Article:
Presentation on theme: "Copyright restrictions may apply JAMA Pediatrics Journal Club Slides: Decreasing Hospital LOS for Bronchiolitis Sandweiss DR, Mundorff MB, Hill T, et al."— Presentation transcript:
Copyright restrictions may apply JAMA Pediatrics Journal Club Slides: Decreasing Hospital LOS for Bronchiolitis Sandweiss DR, Mundorff MB, Hill T, et al. Decreasing hospital length of stay for bronchiolitis by using an observation unit and home oxygen therapy. JAMA Pediatr. Published online March 11, 2013. doi:10.1001/jamapediatrics.2013.1435.
Copyright restrictions may apply Inpatient management for bronchiolitis accounts for frequent health care use in the United States. Hypoxia is a major component of clinical decision making regarding admission and discharge criteria. Findings from emerging research demonstrate that using home oxygen therapy (HOT) for a subset of hypoxic patients with bronchiolitis can avoid hospitalization and reduce hospital length of stay (LOS). Study Objective –To test the hypothesis that using an observation unit (OU)–HOT protocol for bronchiolitis would decrease LOS. Introduction
Copyright restrictions may apply Study Design –Retrospective cohort study. Setting –Urban tertiary care children’s hospital. Patients –Patients with uncomplicated bronchiolitis younger than 2 years admitted during the winter seasons of 2005 through 2011. –Case definition for the uncomplicated bronchiolitis cohort (low severity of illness without comorbid conditions younger than 2 years at admission) was based on a predetermined set of discharge codes and inclusion/exclusion criteria developed in 2005 and updated to reflect ongoing changes in International Classification of Diseases, Ninth Revision. –Cohort included patients admitted to both the inpatient unit (IU) and OU. Methods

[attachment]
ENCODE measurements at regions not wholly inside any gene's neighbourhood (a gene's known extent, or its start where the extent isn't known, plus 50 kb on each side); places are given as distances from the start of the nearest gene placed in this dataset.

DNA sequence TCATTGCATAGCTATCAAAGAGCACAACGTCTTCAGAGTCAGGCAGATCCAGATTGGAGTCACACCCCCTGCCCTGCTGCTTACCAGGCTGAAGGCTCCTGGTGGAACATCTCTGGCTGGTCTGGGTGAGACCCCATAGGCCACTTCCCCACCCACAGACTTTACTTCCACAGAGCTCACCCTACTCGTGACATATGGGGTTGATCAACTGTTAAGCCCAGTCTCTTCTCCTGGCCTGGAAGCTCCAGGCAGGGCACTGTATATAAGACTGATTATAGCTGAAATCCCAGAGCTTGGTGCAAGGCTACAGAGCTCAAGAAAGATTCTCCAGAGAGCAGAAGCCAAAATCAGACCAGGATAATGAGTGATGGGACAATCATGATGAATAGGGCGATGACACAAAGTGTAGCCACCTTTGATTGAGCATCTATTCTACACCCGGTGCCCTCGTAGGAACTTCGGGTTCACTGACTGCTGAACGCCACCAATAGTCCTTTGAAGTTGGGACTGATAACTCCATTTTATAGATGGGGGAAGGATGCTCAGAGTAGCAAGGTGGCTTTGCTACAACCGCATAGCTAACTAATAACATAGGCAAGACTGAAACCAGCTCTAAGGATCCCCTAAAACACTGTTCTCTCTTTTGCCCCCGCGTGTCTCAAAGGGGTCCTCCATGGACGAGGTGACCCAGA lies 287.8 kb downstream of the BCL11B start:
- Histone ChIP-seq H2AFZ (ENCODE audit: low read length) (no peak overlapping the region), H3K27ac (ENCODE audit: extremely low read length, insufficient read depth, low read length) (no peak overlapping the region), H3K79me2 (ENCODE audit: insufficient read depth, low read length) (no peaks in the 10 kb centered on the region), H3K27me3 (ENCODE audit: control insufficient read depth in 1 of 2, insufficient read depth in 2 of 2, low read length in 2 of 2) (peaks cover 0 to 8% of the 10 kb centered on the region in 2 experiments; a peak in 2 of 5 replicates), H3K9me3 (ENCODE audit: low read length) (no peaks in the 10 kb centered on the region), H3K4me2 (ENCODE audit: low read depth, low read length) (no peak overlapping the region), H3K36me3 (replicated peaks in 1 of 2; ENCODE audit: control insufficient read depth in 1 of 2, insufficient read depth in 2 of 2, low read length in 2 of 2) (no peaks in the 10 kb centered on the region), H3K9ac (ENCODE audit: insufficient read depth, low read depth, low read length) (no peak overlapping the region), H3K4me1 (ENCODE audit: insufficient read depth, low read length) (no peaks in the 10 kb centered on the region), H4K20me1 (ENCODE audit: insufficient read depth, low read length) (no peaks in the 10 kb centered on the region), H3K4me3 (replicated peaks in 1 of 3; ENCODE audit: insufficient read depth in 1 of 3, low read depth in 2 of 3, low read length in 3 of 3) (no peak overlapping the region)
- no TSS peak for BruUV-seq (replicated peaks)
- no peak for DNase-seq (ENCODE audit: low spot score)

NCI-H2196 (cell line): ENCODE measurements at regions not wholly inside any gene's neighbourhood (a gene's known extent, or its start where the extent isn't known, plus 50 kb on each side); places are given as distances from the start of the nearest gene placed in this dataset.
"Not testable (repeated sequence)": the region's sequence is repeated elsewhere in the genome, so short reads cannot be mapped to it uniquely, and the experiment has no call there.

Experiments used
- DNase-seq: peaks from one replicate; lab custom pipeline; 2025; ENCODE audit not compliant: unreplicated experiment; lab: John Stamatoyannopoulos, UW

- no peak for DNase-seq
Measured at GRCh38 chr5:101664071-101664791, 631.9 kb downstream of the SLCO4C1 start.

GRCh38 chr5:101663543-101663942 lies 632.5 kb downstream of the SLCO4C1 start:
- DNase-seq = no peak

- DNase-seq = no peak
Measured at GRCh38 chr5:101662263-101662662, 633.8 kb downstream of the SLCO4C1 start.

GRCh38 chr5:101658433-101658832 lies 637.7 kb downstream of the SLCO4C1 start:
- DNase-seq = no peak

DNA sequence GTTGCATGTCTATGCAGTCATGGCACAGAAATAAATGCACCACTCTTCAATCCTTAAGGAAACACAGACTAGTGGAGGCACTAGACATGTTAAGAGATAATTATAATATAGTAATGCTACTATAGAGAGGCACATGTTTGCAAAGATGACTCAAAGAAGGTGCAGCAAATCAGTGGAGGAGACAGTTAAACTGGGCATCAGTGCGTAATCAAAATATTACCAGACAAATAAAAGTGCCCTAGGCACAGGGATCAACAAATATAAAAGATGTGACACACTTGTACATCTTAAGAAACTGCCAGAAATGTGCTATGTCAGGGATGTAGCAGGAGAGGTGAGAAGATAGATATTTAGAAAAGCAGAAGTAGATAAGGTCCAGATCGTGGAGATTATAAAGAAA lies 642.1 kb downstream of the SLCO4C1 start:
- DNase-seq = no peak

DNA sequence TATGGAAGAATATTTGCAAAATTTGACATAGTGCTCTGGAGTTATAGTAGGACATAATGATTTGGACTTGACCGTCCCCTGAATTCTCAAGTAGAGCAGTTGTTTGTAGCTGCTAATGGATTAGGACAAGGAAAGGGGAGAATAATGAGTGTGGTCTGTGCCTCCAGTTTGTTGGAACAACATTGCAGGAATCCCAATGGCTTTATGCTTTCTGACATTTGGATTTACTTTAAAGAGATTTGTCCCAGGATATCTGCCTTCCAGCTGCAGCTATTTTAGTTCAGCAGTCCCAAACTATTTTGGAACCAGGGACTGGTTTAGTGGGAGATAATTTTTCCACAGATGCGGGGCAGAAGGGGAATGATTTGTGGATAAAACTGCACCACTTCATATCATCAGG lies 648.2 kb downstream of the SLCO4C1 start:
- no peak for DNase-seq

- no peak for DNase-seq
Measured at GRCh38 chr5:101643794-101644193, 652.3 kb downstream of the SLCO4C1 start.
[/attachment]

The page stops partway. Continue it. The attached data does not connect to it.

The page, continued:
Copyright restrictions may apply Treatment Protocol –Between 2005 and 2010, most patients were admitted to the IU. –For the 2010-2011 bronchiolitis season, the care process was modified to more actively use the OU for admitted patients with bronchiolitis. –A subset of patients presenting to the emergency department (ED) with bronchiolitis were started on the OU-HOT protocol. The OU-HOT subset included patients who were both hypoxic and nonhypoxic on admission, since nonhypoxic patients with bronchiolitis often develop hypoxia during hospitalization, thus qualifying for HOT. –If inclusion criteria were met in the ED, patients were admitted to the OU on the OU-HOT protocol under the care of the OU physician. –Patients with bronchiolitis admitted to the OU required a minimum of 8 hours of observation prior to discharge to ensure stability, with 24-hour primary care physician follow-up if discharged on HOT. Methods
Copyright restrictions may apply Methods Outcomes –Primary: Mean hospital LOS, comparing the 2009-2010 and 2010-2011 bronchiolitis season cohorts, before and after implementation of the OU-HOT protocol. –Secondary: Discharge within 24 hours, ED bronchiolitis admission rates, ED revisit/readmission rates, and inflation-adjusted cost. –Mean LOS and proportion of HOT discharges by unit (OU vs IU), comparing the 2009-2010 and 2010-2011 seasons, were also included. –Safety was defined as no increase in ED revisit/readmission rates or pediatric intensive care unit (PICU) admissions, and no apnea or need for advanced airway management after discharge.